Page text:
• subject II (day 2): cooperation between national authorities in criminal cases, covering both police cooperation and judicial co-operation. The latter will address the evolution from classic judicial cooperation (Mutual Legal Assistance instruments) to mutual recognition instruments, with special attention to the  European Arrest Warrant;
  • subject III (day 3): approximation of criminal law, in theory and practice. Thus, following a class on the approximation of substantive criminal law, the example of financial crimes will be addressed. Similarly, the theoretical course on approximation of procedural law will be complemented with the study of the Directive on the right of access to a lawyer;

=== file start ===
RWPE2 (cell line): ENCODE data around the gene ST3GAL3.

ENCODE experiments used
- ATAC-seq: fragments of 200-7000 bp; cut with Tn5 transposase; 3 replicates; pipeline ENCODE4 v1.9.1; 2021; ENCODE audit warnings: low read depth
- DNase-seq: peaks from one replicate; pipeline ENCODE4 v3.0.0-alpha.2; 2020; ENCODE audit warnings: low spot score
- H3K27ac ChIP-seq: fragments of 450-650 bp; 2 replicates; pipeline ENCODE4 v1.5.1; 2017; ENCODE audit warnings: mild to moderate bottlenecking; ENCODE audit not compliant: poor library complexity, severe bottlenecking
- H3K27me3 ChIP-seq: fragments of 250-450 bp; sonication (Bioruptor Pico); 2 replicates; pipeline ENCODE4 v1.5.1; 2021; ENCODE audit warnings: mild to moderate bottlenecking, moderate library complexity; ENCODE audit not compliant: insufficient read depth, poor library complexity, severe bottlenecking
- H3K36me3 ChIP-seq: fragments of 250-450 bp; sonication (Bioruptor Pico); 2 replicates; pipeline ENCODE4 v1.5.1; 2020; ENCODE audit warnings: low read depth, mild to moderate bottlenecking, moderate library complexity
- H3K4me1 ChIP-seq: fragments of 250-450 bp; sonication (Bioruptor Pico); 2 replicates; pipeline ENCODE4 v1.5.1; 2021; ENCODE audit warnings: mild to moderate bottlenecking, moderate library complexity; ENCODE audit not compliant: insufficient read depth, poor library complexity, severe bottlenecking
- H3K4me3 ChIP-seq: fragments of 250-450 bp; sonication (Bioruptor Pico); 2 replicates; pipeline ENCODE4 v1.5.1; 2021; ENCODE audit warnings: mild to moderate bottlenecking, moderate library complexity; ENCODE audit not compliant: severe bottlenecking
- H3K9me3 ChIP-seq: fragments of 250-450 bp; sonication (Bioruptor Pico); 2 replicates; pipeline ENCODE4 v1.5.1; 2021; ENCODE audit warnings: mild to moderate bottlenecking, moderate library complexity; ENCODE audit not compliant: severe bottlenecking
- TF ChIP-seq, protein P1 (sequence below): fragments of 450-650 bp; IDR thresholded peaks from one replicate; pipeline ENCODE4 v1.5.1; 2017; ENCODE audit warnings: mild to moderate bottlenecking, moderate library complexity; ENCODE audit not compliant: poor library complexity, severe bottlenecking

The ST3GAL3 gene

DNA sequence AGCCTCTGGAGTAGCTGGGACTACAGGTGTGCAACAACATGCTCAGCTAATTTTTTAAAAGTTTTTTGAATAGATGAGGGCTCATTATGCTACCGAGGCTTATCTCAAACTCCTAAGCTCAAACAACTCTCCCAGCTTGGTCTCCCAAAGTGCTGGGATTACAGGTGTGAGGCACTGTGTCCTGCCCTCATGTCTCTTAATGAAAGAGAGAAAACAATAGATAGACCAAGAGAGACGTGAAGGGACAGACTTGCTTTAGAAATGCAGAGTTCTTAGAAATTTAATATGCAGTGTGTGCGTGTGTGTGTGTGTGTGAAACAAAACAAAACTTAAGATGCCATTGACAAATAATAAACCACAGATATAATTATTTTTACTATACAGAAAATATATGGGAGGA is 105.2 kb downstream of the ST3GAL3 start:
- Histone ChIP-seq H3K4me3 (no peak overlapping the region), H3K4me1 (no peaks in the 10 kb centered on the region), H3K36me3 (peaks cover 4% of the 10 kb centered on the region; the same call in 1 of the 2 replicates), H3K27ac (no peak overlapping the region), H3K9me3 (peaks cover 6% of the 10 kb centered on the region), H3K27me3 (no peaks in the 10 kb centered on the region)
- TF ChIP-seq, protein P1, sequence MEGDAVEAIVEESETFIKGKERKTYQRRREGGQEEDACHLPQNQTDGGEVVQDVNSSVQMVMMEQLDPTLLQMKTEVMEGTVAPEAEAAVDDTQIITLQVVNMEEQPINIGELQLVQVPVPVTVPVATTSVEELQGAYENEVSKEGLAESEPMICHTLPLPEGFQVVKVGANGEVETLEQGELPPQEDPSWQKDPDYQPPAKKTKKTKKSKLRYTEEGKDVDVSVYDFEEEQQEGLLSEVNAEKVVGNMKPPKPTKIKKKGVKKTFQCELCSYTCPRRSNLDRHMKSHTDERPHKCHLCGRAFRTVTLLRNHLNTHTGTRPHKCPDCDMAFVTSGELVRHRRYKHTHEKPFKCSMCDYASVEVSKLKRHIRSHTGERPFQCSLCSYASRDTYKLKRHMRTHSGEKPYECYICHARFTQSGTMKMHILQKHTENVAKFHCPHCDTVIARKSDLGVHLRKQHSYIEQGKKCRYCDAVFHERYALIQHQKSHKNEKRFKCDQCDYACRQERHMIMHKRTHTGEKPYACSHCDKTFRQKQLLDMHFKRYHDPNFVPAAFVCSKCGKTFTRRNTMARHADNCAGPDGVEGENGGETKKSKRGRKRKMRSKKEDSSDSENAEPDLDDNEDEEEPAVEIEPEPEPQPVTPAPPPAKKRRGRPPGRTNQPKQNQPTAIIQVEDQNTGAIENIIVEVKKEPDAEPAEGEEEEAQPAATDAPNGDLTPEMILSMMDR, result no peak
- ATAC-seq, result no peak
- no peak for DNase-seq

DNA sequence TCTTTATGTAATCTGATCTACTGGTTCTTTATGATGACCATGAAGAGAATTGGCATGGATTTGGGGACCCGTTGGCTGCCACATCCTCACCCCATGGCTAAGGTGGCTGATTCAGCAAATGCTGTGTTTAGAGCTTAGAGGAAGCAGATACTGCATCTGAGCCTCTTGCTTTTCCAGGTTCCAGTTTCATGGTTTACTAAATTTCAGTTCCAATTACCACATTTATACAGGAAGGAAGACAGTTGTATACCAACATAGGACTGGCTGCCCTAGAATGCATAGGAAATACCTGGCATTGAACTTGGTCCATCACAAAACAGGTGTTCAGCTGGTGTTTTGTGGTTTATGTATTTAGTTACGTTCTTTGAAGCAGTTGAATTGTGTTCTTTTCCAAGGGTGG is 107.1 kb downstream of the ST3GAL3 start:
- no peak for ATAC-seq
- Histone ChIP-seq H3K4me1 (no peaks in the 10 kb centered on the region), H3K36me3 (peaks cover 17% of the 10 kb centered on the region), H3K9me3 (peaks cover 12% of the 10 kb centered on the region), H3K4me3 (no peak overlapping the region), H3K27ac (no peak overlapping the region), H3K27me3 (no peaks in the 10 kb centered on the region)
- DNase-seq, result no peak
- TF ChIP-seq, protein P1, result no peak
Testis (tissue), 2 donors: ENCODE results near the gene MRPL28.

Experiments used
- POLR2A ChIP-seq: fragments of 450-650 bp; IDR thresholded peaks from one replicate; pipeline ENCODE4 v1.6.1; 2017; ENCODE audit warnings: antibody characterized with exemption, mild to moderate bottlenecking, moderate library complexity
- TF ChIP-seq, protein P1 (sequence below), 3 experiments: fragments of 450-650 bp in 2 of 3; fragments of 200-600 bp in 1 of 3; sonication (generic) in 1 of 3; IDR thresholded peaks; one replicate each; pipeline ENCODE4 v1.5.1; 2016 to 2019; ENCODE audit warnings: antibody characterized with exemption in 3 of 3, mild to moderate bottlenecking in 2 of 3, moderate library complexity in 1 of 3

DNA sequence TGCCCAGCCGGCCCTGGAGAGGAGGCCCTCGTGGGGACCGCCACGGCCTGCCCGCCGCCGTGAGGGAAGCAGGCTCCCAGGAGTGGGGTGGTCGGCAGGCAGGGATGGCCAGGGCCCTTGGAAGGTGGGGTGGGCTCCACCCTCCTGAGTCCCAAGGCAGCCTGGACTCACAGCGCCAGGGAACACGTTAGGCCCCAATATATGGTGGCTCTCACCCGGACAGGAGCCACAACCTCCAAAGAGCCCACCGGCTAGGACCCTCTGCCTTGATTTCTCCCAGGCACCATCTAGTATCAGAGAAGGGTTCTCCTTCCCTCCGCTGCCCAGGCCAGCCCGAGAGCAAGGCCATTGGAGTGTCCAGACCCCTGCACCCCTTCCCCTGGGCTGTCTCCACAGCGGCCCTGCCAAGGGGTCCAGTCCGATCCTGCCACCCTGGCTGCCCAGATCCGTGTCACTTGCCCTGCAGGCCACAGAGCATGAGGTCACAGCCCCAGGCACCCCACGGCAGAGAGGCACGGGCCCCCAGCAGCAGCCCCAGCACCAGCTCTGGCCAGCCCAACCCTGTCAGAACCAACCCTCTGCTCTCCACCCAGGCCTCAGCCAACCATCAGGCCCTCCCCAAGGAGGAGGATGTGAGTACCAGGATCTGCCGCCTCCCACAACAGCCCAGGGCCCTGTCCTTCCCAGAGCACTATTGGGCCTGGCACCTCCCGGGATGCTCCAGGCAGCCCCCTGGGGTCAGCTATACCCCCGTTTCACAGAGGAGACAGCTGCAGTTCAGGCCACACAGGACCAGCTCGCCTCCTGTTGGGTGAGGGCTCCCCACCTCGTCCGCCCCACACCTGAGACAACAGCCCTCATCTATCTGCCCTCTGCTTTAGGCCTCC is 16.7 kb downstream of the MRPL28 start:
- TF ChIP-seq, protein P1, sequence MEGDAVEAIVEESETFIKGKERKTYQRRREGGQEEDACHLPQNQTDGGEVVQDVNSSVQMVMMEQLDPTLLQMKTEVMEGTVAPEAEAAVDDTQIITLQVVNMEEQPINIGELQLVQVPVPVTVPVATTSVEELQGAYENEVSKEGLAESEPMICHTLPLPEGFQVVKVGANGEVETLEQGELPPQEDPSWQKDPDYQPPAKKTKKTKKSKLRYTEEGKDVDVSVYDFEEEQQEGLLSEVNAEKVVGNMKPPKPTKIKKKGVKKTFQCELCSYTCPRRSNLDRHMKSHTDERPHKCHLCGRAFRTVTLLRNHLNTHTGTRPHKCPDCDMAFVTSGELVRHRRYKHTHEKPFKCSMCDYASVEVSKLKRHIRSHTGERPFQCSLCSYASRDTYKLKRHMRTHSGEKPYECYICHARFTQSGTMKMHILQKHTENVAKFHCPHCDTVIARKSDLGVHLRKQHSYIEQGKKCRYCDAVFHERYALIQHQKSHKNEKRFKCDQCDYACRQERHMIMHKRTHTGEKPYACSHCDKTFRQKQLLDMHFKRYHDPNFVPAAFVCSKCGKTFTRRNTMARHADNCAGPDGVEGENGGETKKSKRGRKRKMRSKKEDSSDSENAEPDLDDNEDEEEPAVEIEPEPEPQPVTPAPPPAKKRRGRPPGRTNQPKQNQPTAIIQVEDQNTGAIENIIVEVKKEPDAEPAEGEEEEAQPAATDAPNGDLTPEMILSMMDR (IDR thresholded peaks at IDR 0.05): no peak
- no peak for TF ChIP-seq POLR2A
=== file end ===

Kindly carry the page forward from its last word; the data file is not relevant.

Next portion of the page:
• subject IV (day 4): current and future actors of the European criminal area, particularly Eurojust, Europol and the EPPO.
  • subject V (day 5): data protection and external dimension of the EU area of criminal justice. The Summer School will end with a negotiation exercise.

Special events during the Summer School:

  • Mid-week conference : “Foreign fighters – a criminal law revolution?” 

The conference will be chaired by Hans G. Nilsson (General Secretariat of the EU Council) and will count on speeches from illustrious practitioner and professors. For details, please download the programme on the right.

The Summer School is organised by the Institute for European Studies of the Free University of Brussels (IEE-ULB) in collaboration with the European Criminal Law Academic Network (ECLAN).



by Steve Peers